We do not require a college degree for admission. In most countries, the most important qualification is the certificate itself. However, you might find some resistance by employers if you do not have at least a 2-year college degree. Especially in Asia and the Middle East, a work permit will not be granted if you do not have at least a bachelor's degree. That being said, with an accredited certificate, it is certainly possible to find work without a university degree, especially in South America and other developing regions.

    XIII. Can my family come with me?

    Yes. While you study, your family can enjoy the tours and sightseeing that Peru has to offer. We are also happy to arrange special accommodations for families.

    XIV. Do I have to get a work permit and residence visa?

    A valid passport is required to enter and depart Peru. Tourists must also provide evidence of return or onward travel. U.S. and European citizens do not need a visa for a tourist stay of up to 90 days or less.

    When entering Peru, you should specifically ask for a 90 day stamp on your passport. This will be sufficient to cover your time while you study for your Certificate and to do a little travelling and job-searching afterward.

    To work legally in a foreign country you need a work permit, with which you can then get a resident's visa. It is common practice for ESL teachers to initially work illegally in many parts of the world while their permits are granted. Our School's executive team will help you understand and navigate all the ins-and-outs and considerations in terms of work visas.

    XV. What about medical insurance?

    Before you travel make sure that you are covered by medical insurance, and that you are well-covered in case of accidents or emergencies while travelling outside of your home country. There are a number of companies specializing in international travel insurance. Multinational Underwriters is one such company, and can be contacted via their website

    Note: We are in no way affiliated with Multinational Underwriters, nor do we receive commissions or any kind of referral fee.

    XVI. What should I bring?

    When travelling anywhere, it is best to leave behind your preconceptions and what you're used to - and enjoy the differences. After all, that's why you're travelling.

    Please note that all participants MUST bring clothes for teaching classes. Whereas dress code is casual during the course, during the last two weeks while you are teaching live English classes you must dress like a teacher – this means well pressed slacks, nice collar shirt or sweater, belt, and dress shoes.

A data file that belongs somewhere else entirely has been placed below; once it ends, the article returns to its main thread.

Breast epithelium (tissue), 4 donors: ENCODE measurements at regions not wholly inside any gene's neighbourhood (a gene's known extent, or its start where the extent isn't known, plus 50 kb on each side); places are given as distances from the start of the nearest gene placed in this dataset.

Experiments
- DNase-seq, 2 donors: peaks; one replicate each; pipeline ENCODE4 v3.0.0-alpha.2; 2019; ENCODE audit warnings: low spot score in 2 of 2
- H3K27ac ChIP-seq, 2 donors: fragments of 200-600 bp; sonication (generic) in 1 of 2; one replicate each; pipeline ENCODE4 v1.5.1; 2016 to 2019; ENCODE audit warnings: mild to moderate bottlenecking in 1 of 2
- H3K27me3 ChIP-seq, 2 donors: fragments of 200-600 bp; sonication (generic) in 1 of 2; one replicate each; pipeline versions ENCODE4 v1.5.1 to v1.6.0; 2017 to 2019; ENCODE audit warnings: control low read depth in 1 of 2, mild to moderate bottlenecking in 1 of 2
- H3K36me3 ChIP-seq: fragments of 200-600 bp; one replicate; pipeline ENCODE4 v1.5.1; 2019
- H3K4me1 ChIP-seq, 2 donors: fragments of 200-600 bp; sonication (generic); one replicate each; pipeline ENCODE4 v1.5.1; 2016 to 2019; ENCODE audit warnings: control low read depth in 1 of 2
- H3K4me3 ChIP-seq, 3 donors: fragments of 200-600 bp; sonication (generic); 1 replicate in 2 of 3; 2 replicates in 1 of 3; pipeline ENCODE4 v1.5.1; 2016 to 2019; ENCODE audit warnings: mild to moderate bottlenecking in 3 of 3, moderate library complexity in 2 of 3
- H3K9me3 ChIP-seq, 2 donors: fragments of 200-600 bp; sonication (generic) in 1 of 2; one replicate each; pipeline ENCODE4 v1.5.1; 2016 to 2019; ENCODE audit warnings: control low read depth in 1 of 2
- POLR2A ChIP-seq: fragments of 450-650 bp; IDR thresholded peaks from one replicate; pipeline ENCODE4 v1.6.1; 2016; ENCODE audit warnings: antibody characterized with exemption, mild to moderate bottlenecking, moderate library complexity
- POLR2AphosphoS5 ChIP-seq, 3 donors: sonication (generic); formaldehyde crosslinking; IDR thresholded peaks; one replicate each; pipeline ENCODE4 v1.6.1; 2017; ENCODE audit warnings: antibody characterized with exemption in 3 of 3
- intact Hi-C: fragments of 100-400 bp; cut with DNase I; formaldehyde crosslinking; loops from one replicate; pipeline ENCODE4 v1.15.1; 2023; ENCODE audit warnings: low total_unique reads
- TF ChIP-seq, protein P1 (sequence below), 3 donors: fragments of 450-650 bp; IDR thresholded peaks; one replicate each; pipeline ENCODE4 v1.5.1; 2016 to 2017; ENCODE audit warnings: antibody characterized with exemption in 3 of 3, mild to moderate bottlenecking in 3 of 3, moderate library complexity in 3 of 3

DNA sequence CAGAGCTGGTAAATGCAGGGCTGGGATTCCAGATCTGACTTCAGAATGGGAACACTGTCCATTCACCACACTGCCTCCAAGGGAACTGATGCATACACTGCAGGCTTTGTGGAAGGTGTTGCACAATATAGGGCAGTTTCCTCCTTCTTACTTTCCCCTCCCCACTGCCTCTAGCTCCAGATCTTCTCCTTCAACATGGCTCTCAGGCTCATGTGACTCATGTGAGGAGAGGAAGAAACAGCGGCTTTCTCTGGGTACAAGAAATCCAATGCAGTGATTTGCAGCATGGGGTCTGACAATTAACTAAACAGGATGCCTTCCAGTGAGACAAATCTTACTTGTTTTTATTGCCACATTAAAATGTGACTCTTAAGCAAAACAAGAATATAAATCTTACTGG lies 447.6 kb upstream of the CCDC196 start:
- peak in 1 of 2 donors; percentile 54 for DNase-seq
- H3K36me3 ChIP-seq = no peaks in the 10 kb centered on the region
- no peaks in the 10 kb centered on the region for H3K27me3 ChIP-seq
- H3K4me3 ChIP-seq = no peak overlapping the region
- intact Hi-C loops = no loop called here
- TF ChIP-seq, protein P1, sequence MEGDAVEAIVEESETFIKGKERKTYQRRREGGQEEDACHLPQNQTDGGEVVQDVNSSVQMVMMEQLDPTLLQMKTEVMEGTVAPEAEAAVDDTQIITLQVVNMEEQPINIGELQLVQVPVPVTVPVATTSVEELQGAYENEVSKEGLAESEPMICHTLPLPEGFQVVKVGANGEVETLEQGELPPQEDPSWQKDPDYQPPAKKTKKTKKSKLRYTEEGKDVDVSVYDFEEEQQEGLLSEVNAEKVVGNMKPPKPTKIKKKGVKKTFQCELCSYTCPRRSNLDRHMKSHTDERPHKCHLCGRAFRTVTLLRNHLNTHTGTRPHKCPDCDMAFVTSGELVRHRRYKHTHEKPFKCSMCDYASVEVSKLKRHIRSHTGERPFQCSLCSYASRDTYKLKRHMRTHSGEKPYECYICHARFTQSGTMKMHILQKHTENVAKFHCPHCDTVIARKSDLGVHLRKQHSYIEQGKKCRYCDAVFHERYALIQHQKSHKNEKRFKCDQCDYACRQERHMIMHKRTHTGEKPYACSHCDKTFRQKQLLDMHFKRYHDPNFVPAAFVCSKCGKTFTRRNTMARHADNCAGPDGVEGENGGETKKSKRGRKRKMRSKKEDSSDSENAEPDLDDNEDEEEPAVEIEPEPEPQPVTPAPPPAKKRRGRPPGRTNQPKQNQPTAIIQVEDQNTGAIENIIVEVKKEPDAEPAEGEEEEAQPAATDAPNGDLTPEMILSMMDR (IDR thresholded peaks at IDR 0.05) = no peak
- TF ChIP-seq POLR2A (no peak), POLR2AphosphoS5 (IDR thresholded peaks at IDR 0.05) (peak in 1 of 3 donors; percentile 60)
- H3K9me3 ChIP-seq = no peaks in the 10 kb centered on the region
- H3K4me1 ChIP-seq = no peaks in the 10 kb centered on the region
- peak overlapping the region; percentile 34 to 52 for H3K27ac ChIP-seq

The key to packing for a trip to Peru is to pack for a variety of conditions. The best way to deal with the extremes that Peru has to offer (the intense sun during the day, the cold mountain nights, the heat and humidity of the Amazon Basin) is to dress using several layers.


    • Teaching clothes
    • Day pack
    • Comfortable walking shoes
    • Hiking boots
    • 2 pairs of pants (lightweight)
    • 2 t-shirts
    • 1 short-sleeved shirt
    • 2 long-sleeved shirts
    • 1 pair of shorts
    • Thermal underwear
    • Fleece jacket
    • Hat or cap
    • Towel and personal bath kit
    • Sun block, lip balm, sun glasses
    • Camera


    • Laptop computer (if possible)
    • Notebook and pen
    • Spanish-English dictionary

    XVII. How much extra money should I bring?

    Carrying extra money depends on your personal spending habits. You may want some extra money for personal expenses, sight-seeing, souvenirs, etc. Generally speaking, we recommend bringing about $250.00 USD, or just bring your credit card. The best method for getting money is to simply use ATMs. Most banks in Peru offer 24-hour ATM access.

    XVIII. Do I need a Visa to enter Peru?

    Depending on where you are from you may or may not need a special visa to enter Peru. Most people, including those from the U.S., Canada, Australia, and Europe, automatically receive a 90-day tourist visa upon entering the country.

    XIX. Will I have phone and Internet access?

    The school has international phone and Fax service. Our students have free access to our computer centers with high speed internet and Wi-Fi connections; access is provided Monday - Friday 8:00 a.m. to 9:00 p.m. and Saturday and Sunday from 8:00 a.m. to 8:00 p.m. Projects based in the rainforest or in rural settings will not have the same phone and Internet service. Volunteers must be prepared for intermittent service or no service in these areas. In the most rural projects the only communication available is by shortwave radio.

    XX. What should I do in case of an emergency?

    If you experience an emergency while you are in Cusco, please contact the school immediately. If your family needs to reach you they can do so directly at the school numbers.

    XXI. Is the water safe to drink?

    Tap water in Peru is NOT safe for drinking. Tap water can be purified by boiling it or adding purification tablets, such as Micropur, which can be purchased at most pharmacies. Generally speaking, bottled water is easy to buy in stores. Showering and brushing your teeth with water is rarely a problem.

    XXII. Do I need vaccinations?

    It is recommended that travelers to Peru have vaccinations for Hepatitis A and Tetanus. Typhoid Fever and a malaria prophylactic are strongly recommended. Other immunizations may be necessary depending upon the circumstances of your project and personal medical history. Anti-malaria medication is NOT required, but is recommended if you are planning to visit the jungle. You should visit a travel-health clinic or your physician at least four weeks before arriving to Cusco.

    XXIII. Should I bring any medicine?

    It is recommended that you bring medications for travelers' diarrhea and altitude sickness. The best way to prevent travelers' diarrhea is to be careful of the food and water that you eat and drink. Ciprofloxacin (Cipro) or Levofloxacin (Levaquin) are good choices for treatment of travelers' diarrhea.

    See your physician for specific recommendations.

    XXIV. Is Peru a safe country?

    It can be as safe and unsafe as any other country in the world. That being said, it's still important to use common sense.

    • Be careful if traveling on buses, as petty theft is common.
    • Ask for a receipt when you store your backpack or luggage.
    • Do NOT carry your passport or any credit cards and cash that you will not need.
    • Use only registered taxis. Do not walk into unknown areas by yourself at night.